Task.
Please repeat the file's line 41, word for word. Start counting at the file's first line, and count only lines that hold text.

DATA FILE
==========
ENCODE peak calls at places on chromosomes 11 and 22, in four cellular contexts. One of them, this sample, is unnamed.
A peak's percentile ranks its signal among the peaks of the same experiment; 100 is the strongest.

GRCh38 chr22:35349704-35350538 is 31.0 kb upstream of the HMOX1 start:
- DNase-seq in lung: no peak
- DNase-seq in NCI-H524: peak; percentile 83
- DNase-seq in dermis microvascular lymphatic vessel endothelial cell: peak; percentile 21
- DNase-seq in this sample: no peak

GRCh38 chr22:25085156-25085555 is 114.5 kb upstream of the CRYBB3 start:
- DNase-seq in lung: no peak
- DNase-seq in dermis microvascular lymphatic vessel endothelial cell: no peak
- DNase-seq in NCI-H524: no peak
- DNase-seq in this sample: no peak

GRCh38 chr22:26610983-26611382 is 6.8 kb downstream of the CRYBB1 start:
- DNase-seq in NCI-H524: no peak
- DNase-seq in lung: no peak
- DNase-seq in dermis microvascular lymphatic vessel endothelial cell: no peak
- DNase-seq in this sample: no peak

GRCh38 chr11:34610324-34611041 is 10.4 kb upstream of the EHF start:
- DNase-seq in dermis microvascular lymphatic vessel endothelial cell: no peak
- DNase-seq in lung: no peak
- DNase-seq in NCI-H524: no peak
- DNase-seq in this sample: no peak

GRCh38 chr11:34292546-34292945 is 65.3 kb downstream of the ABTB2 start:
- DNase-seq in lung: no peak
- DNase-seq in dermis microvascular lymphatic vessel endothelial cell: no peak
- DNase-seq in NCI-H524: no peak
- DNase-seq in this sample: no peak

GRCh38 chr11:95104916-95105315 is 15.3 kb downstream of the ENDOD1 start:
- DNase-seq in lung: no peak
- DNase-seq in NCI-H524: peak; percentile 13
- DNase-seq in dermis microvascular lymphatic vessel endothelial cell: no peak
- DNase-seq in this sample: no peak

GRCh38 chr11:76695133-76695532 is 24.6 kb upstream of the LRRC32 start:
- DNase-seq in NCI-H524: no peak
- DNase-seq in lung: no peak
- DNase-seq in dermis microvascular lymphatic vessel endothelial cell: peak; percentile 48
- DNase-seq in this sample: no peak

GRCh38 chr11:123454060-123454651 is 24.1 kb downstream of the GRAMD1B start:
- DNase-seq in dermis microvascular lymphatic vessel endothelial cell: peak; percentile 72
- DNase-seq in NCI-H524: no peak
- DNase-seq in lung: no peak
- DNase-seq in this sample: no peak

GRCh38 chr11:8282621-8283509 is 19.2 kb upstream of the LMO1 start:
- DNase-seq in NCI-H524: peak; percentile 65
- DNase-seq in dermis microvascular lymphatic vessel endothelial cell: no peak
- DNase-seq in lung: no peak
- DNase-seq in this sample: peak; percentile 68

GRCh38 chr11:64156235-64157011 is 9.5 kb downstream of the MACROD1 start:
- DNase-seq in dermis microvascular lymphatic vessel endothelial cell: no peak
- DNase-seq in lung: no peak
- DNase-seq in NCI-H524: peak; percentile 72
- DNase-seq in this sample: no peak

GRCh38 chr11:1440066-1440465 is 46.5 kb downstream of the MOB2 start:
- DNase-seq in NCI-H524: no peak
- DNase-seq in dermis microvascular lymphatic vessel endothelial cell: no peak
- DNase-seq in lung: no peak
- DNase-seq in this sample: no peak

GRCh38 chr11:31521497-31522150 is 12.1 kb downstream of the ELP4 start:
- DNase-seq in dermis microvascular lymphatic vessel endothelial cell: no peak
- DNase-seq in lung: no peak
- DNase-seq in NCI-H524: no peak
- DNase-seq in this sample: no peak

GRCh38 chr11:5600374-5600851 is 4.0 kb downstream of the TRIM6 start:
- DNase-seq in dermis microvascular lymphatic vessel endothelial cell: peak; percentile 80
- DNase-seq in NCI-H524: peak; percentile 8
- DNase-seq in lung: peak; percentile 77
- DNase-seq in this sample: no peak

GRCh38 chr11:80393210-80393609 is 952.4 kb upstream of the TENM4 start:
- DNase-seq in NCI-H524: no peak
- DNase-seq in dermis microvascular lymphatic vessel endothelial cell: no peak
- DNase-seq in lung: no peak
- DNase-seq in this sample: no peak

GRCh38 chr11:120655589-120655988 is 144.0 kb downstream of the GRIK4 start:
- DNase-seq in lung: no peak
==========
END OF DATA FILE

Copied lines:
- DNase-seq in lung: no peak